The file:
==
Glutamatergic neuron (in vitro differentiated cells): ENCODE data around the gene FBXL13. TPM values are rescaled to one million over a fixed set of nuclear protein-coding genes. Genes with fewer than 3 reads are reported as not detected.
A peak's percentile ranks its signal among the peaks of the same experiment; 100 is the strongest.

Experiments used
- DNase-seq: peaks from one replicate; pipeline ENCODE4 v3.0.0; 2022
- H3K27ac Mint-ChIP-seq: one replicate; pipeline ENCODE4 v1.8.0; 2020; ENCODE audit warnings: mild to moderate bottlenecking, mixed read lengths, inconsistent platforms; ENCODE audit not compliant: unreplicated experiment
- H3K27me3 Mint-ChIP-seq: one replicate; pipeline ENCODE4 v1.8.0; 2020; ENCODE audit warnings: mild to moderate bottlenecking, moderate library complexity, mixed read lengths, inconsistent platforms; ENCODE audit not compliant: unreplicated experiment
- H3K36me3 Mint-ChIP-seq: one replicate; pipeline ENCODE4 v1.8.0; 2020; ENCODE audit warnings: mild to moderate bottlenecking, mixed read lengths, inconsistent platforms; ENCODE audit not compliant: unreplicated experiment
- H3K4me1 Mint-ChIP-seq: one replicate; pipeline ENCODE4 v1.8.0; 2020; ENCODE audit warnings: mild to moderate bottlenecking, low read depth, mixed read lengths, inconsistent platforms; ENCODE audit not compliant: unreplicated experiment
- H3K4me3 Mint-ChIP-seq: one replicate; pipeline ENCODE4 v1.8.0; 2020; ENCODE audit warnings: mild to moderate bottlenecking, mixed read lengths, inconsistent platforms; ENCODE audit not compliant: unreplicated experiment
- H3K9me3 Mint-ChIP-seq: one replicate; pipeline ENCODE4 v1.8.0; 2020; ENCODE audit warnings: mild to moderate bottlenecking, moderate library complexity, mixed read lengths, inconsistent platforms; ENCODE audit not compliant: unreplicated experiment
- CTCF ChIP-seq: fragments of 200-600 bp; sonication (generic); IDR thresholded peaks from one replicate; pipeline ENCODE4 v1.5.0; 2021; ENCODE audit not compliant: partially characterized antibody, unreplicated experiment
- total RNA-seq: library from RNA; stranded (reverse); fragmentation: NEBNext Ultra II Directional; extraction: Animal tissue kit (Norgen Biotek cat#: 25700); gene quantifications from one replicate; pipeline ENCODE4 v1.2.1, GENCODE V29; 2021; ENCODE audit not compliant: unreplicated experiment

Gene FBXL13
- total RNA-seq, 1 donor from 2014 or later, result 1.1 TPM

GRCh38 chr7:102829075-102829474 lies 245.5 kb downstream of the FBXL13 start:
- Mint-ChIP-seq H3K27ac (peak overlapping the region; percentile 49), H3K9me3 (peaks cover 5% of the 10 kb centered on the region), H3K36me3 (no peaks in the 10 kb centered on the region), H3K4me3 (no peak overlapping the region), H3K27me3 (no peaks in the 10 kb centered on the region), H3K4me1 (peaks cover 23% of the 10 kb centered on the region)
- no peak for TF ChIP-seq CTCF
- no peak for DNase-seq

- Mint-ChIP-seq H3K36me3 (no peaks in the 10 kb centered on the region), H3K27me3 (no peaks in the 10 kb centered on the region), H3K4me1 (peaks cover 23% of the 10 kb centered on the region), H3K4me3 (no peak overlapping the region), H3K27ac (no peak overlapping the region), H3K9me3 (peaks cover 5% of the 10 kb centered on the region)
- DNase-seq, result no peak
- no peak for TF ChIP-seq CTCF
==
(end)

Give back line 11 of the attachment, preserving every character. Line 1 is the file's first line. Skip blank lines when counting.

- CTCF ChIP-seq: fragments of 200-600 bp; sonication (generic); IDR thresholded peaks from one replicate; pipeline ENCODE4 v1.5.0; 2021; ENCODE audit not compliant: partially characterized antibody, unreplicated experiment